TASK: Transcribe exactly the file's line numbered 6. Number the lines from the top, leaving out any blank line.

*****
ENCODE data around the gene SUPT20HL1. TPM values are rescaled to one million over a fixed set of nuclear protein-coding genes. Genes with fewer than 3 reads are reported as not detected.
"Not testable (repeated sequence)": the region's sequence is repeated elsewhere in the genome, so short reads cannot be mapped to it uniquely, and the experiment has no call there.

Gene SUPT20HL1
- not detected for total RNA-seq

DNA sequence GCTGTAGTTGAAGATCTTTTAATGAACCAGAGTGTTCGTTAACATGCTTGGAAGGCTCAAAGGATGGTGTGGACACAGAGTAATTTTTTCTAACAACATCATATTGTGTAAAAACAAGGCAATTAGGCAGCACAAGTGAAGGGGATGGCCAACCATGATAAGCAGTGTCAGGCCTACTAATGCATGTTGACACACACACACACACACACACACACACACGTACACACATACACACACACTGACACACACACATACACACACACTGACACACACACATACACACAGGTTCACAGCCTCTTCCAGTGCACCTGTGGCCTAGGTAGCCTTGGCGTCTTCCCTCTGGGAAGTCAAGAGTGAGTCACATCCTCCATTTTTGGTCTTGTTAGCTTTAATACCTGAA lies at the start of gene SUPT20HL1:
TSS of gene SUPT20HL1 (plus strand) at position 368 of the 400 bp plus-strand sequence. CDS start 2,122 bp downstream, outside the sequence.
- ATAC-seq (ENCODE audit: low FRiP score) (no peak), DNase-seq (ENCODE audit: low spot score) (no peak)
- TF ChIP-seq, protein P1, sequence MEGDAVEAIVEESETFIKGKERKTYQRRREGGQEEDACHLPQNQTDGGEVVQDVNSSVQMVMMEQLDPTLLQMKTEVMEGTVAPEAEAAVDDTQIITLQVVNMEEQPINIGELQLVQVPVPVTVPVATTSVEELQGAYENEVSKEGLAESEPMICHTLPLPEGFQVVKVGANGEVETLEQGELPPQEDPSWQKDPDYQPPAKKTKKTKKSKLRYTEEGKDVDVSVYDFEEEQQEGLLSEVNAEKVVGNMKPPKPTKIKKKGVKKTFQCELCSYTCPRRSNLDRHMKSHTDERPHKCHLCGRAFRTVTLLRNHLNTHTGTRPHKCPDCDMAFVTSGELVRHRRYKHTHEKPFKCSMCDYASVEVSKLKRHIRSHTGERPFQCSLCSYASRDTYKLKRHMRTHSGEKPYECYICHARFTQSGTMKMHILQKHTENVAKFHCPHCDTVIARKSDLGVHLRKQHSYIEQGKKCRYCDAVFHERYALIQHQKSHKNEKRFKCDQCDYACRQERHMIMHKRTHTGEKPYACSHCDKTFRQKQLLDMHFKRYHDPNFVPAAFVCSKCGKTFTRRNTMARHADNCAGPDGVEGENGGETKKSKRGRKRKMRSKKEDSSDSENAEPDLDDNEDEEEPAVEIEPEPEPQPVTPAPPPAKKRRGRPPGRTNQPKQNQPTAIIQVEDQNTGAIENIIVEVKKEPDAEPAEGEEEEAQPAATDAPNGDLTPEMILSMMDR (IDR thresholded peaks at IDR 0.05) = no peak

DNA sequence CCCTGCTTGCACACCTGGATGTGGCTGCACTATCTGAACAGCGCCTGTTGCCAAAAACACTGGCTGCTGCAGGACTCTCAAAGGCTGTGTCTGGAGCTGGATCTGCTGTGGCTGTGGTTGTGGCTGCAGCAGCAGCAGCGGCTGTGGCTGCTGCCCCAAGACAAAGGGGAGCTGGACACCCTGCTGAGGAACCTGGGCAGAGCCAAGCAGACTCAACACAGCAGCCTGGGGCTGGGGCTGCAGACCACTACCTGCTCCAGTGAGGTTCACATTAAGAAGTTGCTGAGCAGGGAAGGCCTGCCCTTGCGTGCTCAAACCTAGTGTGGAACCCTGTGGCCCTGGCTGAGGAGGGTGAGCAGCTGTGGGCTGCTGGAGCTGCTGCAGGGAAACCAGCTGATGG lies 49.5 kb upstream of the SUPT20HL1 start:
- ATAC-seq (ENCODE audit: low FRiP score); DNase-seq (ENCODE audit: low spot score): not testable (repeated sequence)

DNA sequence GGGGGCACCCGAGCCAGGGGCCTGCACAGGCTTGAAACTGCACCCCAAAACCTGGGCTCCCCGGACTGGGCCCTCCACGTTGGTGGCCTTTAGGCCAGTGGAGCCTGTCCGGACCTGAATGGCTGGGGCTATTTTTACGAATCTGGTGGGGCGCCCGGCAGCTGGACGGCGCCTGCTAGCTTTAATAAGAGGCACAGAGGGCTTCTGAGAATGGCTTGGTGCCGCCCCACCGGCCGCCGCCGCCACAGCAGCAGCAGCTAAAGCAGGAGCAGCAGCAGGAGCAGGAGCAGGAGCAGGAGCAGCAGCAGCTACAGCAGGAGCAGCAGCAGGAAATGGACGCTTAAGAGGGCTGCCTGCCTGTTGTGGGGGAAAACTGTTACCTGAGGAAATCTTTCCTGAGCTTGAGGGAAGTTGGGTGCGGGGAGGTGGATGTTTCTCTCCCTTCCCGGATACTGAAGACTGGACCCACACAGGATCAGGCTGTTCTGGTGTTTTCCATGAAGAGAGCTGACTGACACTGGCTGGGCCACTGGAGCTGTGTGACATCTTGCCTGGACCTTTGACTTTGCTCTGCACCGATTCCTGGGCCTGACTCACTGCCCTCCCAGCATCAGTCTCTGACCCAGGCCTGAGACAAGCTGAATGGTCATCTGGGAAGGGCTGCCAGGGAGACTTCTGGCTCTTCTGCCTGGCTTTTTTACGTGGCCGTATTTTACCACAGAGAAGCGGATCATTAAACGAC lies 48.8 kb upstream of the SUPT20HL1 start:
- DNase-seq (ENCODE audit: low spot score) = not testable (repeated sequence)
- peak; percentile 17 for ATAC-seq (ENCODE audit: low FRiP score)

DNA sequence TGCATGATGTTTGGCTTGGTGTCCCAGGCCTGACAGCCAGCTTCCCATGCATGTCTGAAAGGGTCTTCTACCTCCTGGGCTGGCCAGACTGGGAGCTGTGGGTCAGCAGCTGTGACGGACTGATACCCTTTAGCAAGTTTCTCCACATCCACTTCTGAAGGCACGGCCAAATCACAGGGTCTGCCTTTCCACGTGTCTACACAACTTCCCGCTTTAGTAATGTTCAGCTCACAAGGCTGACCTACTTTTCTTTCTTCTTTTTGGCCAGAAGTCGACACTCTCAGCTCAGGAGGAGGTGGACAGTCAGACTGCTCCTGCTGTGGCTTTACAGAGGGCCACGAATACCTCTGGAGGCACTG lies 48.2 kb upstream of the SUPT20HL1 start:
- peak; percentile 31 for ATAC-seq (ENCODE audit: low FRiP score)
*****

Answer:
TSS of gene SUPT20HL1 (plus strand) at position 368 of the 400 bp plus-strand sequence. CDS start 2,122 bp downstream, outside the sequence.